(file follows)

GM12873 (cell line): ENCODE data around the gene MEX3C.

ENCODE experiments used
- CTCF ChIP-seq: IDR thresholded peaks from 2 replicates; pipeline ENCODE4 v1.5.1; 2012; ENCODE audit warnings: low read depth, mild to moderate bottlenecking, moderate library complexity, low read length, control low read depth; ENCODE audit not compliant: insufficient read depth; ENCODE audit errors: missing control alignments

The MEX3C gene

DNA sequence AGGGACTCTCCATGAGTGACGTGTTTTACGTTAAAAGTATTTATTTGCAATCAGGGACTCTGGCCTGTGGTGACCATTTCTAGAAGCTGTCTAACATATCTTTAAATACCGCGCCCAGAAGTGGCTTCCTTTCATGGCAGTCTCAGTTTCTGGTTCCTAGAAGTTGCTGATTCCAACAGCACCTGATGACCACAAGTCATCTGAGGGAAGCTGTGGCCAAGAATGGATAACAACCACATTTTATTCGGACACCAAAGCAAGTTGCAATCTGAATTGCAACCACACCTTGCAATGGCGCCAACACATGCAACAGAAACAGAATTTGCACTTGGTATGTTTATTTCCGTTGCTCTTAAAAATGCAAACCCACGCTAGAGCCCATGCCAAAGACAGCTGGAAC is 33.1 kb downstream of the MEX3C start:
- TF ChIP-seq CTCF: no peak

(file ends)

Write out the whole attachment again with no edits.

GM12873 (cell line): ENCODE data around the gene MEX3C.

ENCODE experiments used
- CTCF ChIP-seq: IDR thresholded peaks from 2 replicates; pipeline ENCODE4 v1.5.1; 2012; ENCODE audit warnings: low read depth, mild to moderate bottlenecking, moderate library complexity, low read length, control low read depth; ENCODE audit not compliant: insufficient read depth; ENCODE audit errors: missing control alignments

The MEX3C gene

DNA sequence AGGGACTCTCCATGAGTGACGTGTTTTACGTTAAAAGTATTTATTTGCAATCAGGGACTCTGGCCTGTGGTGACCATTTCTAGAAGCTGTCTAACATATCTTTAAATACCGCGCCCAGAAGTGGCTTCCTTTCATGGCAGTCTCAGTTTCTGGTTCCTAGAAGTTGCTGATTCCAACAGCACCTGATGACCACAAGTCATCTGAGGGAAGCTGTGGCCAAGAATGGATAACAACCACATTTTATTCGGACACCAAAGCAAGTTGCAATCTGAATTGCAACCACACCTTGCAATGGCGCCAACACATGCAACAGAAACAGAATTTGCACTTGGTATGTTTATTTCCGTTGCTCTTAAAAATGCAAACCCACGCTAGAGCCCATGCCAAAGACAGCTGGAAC is 33.1 kb downstream of the MEX3C start:
- TF ChIP-seq CTCF: no peak